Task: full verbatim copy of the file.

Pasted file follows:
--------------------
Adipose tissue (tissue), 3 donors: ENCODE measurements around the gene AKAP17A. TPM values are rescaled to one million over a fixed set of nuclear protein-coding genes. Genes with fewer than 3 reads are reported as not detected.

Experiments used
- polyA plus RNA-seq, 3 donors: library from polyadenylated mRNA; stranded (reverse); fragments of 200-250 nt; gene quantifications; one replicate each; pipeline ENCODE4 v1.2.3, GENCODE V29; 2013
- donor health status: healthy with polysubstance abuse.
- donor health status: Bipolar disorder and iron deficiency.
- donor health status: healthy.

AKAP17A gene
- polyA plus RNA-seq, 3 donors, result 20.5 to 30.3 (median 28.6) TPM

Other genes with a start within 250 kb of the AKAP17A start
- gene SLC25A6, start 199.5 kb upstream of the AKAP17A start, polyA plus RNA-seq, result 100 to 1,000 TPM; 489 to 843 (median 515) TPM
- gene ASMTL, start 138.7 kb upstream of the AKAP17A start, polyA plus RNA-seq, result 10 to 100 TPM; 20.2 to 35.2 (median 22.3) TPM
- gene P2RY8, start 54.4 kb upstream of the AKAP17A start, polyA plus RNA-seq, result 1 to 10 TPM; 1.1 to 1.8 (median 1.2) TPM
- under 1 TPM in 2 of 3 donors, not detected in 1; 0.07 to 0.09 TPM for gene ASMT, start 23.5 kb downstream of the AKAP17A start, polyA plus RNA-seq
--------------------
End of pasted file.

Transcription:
Adipose tissue (tissue), 3 donors: ENCODE measurements around the gene AKAP17A. TPM values are rescaled to one million over a fixed set of nuclear protein-coding genes. Genes with fewer than 3 reads are reported as not detected.

Experiments used
- polyA plus RNA-seq, 3 donors: library from polyadenylated mRNA; stranded (reverse); fragments of 200-250 nt; gene quantifications; one replicate each; pipeline ENCODE4 v1.2.3, GENCODE V29; 2013
- donor health status: healthy with polysubstance abuse.
- donor health status: Bipolar disorder and iron deficiency.
- donor health status: healthy.

AKAP17A gene
- polyA plus RNA-seq, 3 donors, result 20.5 to 30.3 (median 28.6) TPM

Other genes with a start within 250 kb of the AKAP17A start
- gene SLC25A6, start 199.5 kb upstream of the AKAP17A start, polyA plus RNA-seq, result 100 to 1,000 TPM; 489 to 843 (median 515) TPM
- gene ASMTL, start 138.7 kb upstream of the AKAP17A start, polyA plus RNA-seq, result 10 to 100 TPM; 20.2 to 35.2 (median 22.3) TPM
- gene P2RY8, start 54.4 kb upstream of the AKAP17A start, polyA plus RNA-seq, result 1 to 10 TPM; 1.1 to 1.8 (median 1.2) TPM
- under 1 TPM in 2 of 3 donors, not detected in 1; 0.07 to 0.09 TPM for gene ASMT, start 23.5 kb downstream of the AKAP17A start, polyA plus RNA-seq